Friday, July 10, 2015


Not True
As humans, we are given to packaging concepts neatly into compact little statements.

This is especially true with Christians trying to present biblical truths such as the one at left.

This has become much more prevalent with changeable signs in front of church buildings.

Yes, the truth presented by most is designed to capture the thought of the unsaved passerby; and in that place, I shouldn't be too critical.

However, too often, these supposedly pithy quips bypass the mind of the pre-believer, and land securely within the mind of the believer, leaving him or her with only a half-truth. A half-truth is generally a one-sided story.

Such is the case with the idea that Faith + Nothing = Salvation.

This thought came about mainly as a criticism against salvation by doing good works as taught by some denominations. John 3:16 and Romans 10:11 both say very plainly that all that is necessary is belief.

I get that.
But, that is not the whole truth.

The main problem arises in our lack of understanding the meaning of belief. Most of us cannot make the distinction between belief and mental assent. (For a quick introduction into the difference, read "Mental Assent, the Enemy of Faith.)

We have probably all heard something along the lines of, "It's in your head, but it needs to drop 18 inches into your heart." This is an effort to make the distinction between mental assent and true biblical faith.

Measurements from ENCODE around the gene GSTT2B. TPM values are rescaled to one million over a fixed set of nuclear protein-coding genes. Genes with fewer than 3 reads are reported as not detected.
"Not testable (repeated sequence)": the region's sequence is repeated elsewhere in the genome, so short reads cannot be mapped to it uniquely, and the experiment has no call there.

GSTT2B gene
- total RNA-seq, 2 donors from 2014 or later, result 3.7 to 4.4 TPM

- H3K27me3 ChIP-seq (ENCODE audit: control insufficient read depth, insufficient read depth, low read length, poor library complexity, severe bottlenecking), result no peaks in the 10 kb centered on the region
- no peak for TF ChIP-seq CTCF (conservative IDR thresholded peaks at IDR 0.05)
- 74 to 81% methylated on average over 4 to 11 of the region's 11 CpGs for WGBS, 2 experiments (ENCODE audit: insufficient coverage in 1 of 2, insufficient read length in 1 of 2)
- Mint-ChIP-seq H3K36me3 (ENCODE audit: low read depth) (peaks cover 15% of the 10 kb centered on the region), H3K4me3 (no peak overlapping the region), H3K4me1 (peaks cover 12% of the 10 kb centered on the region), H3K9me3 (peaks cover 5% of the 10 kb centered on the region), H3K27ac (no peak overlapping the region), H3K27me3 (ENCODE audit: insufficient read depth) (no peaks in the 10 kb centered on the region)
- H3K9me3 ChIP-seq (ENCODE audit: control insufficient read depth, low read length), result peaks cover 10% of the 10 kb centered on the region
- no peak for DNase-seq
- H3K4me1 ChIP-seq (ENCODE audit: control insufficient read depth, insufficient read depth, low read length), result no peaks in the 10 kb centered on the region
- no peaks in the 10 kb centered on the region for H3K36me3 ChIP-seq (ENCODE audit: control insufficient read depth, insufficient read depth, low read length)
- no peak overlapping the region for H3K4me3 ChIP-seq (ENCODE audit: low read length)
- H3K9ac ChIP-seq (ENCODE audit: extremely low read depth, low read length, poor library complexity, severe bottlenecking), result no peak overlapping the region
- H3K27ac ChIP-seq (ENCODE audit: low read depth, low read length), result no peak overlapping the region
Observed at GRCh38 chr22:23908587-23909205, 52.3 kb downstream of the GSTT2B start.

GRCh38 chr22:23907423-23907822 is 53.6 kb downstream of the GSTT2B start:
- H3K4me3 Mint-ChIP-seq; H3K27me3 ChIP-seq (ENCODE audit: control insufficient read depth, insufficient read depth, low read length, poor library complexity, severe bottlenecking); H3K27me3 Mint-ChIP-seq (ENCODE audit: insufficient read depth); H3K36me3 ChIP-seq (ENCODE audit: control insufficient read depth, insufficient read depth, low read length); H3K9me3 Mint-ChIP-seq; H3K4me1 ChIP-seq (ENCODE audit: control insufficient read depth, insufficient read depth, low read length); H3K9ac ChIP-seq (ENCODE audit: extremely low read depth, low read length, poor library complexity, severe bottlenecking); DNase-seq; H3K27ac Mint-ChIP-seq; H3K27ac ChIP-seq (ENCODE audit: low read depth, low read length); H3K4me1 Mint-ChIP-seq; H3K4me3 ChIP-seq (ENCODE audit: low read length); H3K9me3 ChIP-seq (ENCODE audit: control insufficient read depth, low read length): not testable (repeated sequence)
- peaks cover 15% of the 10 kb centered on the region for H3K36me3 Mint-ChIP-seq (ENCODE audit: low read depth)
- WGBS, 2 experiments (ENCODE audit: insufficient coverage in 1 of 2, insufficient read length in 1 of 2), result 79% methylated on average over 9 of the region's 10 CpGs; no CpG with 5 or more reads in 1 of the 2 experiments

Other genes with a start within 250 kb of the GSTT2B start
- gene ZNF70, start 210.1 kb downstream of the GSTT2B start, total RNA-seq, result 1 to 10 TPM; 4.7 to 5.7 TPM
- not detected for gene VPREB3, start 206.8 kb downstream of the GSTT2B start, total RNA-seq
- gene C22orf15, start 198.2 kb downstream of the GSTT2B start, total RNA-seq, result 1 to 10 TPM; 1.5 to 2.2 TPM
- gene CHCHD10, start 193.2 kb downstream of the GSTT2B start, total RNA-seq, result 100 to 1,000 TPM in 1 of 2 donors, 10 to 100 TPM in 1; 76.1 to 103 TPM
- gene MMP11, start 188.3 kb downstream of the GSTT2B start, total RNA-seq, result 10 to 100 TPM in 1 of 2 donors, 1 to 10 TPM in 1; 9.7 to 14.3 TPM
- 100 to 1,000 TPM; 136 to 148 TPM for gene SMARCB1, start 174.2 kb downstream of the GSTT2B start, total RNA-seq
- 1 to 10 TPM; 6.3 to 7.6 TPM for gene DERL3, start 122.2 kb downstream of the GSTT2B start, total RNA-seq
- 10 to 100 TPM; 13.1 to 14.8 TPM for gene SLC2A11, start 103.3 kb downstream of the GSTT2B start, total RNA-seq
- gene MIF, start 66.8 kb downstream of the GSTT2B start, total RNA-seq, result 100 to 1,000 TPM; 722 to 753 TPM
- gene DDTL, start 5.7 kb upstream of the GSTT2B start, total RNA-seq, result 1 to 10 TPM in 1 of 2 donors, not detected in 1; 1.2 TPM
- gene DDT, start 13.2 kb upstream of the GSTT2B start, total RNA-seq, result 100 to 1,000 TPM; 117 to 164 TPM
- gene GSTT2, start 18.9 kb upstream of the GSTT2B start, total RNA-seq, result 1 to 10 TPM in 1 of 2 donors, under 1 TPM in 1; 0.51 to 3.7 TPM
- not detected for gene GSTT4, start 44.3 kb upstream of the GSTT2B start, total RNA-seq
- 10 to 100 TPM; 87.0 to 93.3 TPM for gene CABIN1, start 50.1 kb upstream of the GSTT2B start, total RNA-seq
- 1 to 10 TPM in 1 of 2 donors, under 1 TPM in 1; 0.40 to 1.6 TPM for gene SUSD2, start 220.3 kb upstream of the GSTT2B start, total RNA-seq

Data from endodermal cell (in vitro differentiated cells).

As the Apostle Paul wrote,
"For with the heart man believes unto righteousness;..." (Rom. 10:10)
Rather than trying to reconcile James' writings on works with Paul's writings on faith, it is much easier to go to a very plain passage of scripture that stands alone in its clarity--
Hebrews 3:18-19: 

"And to whom did he swear that they would not enter his rest, but to those who were disobedient?
"So we see that they were unable to enter because of unbelief." (ESV)
The passage, of course is referring to the Israelites not being able to enter Canaan upon their deliverance from Egypt.

Look at the last word in each sentence/verse. (KJV does not bring out the distinction in words as clearly as other translations.)

They represent two distinctly different words in the original manuscript. Consider this explanation taken from Vine's Expository Dictionary of NT Words.
"Peitho and pisteuo" 'to trust,' are closely related etymologically; the difference in meaning is that the former implies the obedience that is produced by the latter, cp. Hbr 3:1819, where the disobedience of the Israelites is said to be the evidence of their unbelief. Faith is of the heart, invisible to men; obedience is of the conduct and may be observed. When a man obeys God he gives the only possible evidence that in his heart he believes God. Of course it is persuasion of the truth that results in faith (we believe because we are persuaded that the thing is true, a thing does not become true because it is believed), but peitho, in NT suggests an actual and outward result of the inward persuasion and consequent faith." *
[* From Notes on Thessalonians, by Hogg and Vine, pp. 254, 255.]
When a man obeys God he gives the only possible evidence that in his heart he believes God. (click to tweet this)

This brings us to the beginning of our consideration of Peter's statement in his second letter--"add to your faith..." (2 Pet. 2:5)

If, as many claim, faith plus nothing equals salvation, then why did Peter write such a thing?

It is only as we begin to understand the biblical teaching of salvation that we can possibly begin to make sense of this idea of "adding to faith."

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